“deixis is speaker-centered: by means of deictic markers the world is rendered from the speaker’s point of view… so the speaker is the narrator, perhaps borrowing from the familiar vocative from his father’s speech. Or is this the father speaking, referring to himself in the third person, swiveling the deictic centre in bitter playfulness?” (175) 
They, too, question the identity of “the speaker” — who I termed “the character” — in this section. Deixis is the tool used by the reader to establish point of view within the narrative. Deixis is in fact lost amidst the sea (188) of syntactical disintegration. Ondaatje plays with deixis making point of view and character identity fluid and changeable.
The constant battle for point of view and character identity in Ondaatje’s writing is evidenced further when the character him/the father is in the bathroom :“The bathroom ants had attacked the novel thrown on the floor by the commode. A whole battalion was carrying one page away from its source… It was page 189.” (Ondaatje, 189)
The careful reader observes that “page 189” (emphasis added) is carried away on page 189. This once again calls in to question who exactly is speaking and doing in the scene.
The third person pronouns “he” and “him” are used eleven times in the closing paragraph in the section “Thankiyama”. However “he” is in the presence of a “commode” (189) a device that functions with water (liquid). It is an object that flushes away refuse — in other words pieces of the self — that are no longer wanted, or useful. Thus, the commode serves the same purpose as the alcohol, which the character “him” uses to flush away his awareness of “self” as defined in traditional literary settings. Character identity is shown in motion, as throughout the last paragraph, the reader is left to gauge whether the speaker/character is the father, suggested by eleven third person pronouns, or the authorial voice of Ondaatje, suggested by the direct metaphysical reference of “page 189” (189).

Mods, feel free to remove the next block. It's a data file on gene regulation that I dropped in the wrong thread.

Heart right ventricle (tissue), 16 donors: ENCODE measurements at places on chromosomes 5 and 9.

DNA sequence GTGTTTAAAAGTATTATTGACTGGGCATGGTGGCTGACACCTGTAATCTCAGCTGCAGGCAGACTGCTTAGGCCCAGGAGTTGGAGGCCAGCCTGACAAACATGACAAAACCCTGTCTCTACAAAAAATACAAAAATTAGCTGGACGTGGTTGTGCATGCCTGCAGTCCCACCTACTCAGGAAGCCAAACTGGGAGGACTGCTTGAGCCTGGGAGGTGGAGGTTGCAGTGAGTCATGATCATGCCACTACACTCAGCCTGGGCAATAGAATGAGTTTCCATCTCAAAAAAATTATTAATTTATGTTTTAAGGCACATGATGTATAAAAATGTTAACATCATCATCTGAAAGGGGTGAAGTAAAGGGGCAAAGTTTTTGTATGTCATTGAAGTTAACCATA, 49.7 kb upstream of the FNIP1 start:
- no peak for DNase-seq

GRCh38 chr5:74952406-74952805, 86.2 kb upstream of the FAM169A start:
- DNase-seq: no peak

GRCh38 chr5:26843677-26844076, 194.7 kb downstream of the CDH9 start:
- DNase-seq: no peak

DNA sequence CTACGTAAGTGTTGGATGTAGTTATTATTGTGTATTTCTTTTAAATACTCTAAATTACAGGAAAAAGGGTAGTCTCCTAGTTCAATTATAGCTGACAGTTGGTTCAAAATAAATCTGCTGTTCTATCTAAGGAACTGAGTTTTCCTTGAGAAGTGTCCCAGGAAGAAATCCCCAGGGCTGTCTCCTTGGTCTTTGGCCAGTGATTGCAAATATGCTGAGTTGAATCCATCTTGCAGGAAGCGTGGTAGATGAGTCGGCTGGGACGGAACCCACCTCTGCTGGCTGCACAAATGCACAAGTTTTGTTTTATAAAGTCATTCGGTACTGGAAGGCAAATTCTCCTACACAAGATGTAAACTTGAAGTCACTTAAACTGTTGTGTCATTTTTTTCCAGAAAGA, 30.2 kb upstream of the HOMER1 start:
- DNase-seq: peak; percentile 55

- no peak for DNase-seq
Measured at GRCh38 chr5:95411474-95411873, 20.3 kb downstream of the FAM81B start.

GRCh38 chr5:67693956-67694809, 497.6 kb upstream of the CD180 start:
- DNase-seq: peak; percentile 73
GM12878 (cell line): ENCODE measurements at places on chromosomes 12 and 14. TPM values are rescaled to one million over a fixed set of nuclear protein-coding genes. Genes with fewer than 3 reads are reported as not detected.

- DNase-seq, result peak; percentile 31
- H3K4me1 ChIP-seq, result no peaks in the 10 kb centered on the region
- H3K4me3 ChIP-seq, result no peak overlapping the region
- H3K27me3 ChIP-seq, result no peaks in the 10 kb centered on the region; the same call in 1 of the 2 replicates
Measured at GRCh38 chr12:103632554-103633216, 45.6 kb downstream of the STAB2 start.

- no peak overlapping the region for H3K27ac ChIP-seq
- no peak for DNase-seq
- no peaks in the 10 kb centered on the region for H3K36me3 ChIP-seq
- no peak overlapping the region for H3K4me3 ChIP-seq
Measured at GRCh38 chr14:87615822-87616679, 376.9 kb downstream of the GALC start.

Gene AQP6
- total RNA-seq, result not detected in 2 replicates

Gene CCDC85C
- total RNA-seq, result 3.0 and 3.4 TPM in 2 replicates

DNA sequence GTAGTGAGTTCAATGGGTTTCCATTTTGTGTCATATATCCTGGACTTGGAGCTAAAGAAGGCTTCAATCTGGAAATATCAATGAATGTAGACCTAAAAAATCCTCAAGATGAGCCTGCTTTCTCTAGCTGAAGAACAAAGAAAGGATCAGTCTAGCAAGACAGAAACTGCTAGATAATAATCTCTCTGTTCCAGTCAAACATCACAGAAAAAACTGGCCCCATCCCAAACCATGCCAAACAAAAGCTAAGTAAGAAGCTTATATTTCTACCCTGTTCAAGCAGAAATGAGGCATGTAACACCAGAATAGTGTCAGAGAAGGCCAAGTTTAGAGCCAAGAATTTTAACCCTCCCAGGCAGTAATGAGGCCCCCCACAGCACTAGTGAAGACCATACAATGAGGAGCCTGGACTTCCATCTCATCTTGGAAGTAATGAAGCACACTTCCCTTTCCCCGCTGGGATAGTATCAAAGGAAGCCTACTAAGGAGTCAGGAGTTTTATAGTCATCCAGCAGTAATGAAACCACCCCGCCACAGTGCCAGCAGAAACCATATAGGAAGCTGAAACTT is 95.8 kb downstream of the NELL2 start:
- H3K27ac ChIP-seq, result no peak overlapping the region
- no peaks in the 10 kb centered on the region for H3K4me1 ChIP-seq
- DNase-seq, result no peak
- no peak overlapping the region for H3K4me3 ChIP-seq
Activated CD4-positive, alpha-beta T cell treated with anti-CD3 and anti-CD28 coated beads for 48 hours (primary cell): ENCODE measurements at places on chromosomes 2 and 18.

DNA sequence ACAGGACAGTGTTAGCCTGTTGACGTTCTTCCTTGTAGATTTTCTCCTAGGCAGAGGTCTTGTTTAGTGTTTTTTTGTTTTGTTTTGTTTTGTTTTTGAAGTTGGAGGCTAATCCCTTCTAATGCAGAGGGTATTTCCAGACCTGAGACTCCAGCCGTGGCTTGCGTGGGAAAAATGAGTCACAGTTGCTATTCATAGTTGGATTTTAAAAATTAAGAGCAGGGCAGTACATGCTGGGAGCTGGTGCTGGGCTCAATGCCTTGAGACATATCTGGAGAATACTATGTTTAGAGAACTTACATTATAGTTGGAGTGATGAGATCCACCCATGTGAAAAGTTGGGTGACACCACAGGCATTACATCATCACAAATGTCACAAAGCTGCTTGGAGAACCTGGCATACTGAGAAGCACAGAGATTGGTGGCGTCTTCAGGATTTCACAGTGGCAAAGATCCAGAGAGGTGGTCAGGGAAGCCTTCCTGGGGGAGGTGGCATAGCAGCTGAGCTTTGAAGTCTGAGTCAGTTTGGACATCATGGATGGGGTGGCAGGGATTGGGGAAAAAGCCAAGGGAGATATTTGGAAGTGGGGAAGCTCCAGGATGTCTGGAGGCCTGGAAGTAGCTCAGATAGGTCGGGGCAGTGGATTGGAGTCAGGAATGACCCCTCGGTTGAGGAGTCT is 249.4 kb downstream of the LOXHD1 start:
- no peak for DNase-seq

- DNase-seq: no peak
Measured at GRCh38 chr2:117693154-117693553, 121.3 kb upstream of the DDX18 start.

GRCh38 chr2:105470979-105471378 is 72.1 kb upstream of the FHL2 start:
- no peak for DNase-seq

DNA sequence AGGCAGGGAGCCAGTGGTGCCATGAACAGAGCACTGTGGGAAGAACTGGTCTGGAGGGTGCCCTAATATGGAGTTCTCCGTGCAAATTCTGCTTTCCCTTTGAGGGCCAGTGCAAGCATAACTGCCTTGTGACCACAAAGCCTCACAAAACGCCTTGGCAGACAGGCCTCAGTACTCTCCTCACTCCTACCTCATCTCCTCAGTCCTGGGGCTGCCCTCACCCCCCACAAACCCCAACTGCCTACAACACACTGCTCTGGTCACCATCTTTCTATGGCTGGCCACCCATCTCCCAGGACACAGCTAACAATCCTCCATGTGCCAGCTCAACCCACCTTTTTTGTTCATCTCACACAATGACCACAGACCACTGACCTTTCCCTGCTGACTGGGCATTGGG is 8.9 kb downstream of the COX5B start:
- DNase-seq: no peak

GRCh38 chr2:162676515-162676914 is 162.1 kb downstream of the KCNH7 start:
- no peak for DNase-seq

Character Identity once again becomes a changeable, fluid concept during Lalla’s death scene in which the character Lalla seems to become one with the flood waters that kill her:
“The new river in the street moved her right across the race course and park towards the bus station. As the light came up slowly she was being swirled fast, “floating” (as ever confident of surviving this too) alongside branches and leaves, the dawn starting to hit flamboyant trees as she slipped past them like a dark log, shoes lost, false breast lost. She was free as a fish, travelling faster than she had in years, fast as Vere’s motorcycle, only now there was this roar around her. She overtook Jesus lizards that swam and ran in bursts over the water, she was surrounded by tired, half-drowned fly-catchers screaming tack tack tack tack… what was moving was the rushing flood.” (128)
As “the new river” takes Lalla the body, the character Lalla becomes lost and is associated with natural objects: “She was being swirled fast, “floating”… alongside branches and leaves… she slipped past them like a dark log” (128). The reader sees Lalla becoming one with the natural world, her identity as a land-based human — complete with her own life and thoughts — is now swept into the tidal current. Markers of this old existence are swept away by the rushing liquid “shoes lost, false breast lost” (128). The character Lalla is even compared to “a fish” (128), water based creature, as though the freedom, which the water provides her, allows her to become as innocuous as an unspecified species of fish.
The reader has known only the human character up to this point, the Lalla of family myth and legend, and the Lalla whom Ondaatje embellishes with stories aggrandising her existence: “She was full of “passions”, whether drunk or not… she was free to move wherever she wished, to do whatever she wanted… She took thorough advantage of everybody and had bases all over the country” (122). Having such a developed identity on land, the reader was able to identify with Lalla. Yes, she was crazy and is the legendary passionate (122) figure of Ondaatje’s past. However, her land-locked life was filled with drink, sex, love, and loss. These are all similarities of the human condition.
Giltrow and Stouck comment on time and indeed we see the present character Lalla lost amidst the “new river” (128), new being an indication of the “now, and here, this”, in direct opposition to the old character Lalla—associated with land, and memories of land (then & there) . Lalla being “as free as a fish” (128) now travels faster than she had in years (Now, and here, this), “fast a Vere’s motorcycle” (128) (then, there). The reader cannot identify which version of the character Lalla to hold onto as the water washes away the “then & there” (Giltrow and Stouck) that the character was, and affixing a fast, swirling, “floating”, changing “now & this” (Giltow and Stouck). Lalla’s state, as any liquid, is the midst of change (the transitory condition) as she transitions from life to death, and she takes the reader with her.